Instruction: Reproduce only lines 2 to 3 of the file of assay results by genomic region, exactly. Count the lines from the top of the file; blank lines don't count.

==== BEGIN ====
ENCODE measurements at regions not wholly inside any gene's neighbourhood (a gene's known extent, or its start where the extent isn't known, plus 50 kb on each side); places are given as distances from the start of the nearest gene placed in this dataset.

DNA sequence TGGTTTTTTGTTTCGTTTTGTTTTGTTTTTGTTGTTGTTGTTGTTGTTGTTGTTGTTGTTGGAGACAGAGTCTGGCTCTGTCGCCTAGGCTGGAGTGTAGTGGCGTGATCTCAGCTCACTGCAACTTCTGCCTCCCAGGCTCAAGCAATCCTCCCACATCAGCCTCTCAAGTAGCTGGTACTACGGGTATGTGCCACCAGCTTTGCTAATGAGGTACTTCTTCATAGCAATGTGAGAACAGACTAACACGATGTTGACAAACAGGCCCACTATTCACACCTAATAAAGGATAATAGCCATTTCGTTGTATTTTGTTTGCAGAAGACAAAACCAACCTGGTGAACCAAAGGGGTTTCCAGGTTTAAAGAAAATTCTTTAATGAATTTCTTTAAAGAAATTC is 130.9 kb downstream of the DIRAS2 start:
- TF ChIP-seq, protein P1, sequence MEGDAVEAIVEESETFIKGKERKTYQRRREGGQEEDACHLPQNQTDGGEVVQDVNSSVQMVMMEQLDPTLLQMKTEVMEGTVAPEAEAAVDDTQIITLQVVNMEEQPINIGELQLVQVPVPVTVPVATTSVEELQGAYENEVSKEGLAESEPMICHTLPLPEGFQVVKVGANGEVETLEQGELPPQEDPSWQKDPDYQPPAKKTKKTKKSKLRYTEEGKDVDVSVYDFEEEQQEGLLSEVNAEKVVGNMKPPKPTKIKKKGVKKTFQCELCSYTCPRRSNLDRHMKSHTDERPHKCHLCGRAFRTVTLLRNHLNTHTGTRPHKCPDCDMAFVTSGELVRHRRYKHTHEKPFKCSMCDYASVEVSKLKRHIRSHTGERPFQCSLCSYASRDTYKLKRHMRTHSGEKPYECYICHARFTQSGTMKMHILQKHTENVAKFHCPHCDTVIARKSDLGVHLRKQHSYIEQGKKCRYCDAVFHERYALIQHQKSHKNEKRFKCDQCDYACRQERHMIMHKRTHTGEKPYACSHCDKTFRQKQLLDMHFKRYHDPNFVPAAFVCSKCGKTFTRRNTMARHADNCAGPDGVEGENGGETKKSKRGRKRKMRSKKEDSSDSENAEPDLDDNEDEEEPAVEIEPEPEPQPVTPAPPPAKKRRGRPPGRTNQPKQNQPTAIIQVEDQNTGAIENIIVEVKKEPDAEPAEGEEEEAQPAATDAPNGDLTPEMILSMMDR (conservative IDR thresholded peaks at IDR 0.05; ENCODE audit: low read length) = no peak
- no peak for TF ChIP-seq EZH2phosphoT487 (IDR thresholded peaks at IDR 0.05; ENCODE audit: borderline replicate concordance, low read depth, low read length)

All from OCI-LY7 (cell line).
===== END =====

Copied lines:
DNA sequence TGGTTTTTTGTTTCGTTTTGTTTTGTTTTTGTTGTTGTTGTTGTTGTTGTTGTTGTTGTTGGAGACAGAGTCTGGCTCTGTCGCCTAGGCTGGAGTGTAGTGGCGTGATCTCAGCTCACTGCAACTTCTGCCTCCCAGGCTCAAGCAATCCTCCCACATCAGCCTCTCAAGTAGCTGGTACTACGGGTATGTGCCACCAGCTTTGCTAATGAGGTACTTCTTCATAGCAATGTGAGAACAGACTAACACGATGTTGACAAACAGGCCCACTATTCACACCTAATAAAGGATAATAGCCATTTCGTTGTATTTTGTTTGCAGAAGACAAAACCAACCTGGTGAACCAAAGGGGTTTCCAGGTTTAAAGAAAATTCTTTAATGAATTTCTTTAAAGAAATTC is 130.9 kb downstream of the DIRAS2 start:
- TF ChIP-seq, protein P1, sequence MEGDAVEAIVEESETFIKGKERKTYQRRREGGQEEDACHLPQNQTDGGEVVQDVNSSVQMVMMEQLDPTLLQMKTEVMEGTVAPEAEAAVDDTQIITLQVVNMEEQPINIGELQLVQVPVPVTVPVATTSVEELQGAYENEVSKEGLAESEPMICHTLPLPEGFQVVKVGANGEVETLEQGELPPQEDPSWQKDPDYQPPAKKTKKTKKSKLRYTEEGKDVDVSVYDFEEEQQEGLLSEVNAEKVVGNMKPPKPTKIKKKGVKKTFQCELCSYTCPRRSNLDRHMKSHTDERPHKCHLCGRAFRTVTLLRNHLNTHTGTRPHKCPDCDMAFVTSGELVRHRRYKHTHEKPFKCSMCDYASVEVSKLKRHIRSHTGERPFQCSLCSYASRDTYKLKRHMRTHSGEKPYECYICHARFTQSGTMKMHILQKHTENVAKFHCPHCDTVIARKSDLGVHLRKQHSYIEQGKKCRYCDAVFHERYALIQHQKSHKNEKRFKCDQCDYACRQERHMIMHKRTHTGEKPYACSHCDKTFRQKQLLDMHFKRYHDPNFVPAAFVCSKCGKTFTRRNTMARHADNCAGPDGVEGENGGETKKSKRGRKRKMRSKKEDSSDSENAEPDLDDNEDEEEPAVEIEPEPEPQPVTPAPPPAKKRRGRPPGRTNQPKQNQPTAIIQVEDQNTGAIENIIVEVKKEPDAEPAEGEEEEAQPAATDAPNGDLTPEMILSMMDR (conservative IDR thresholded peaks at IDR 0.05; ENCODE audit: low read length) = no peak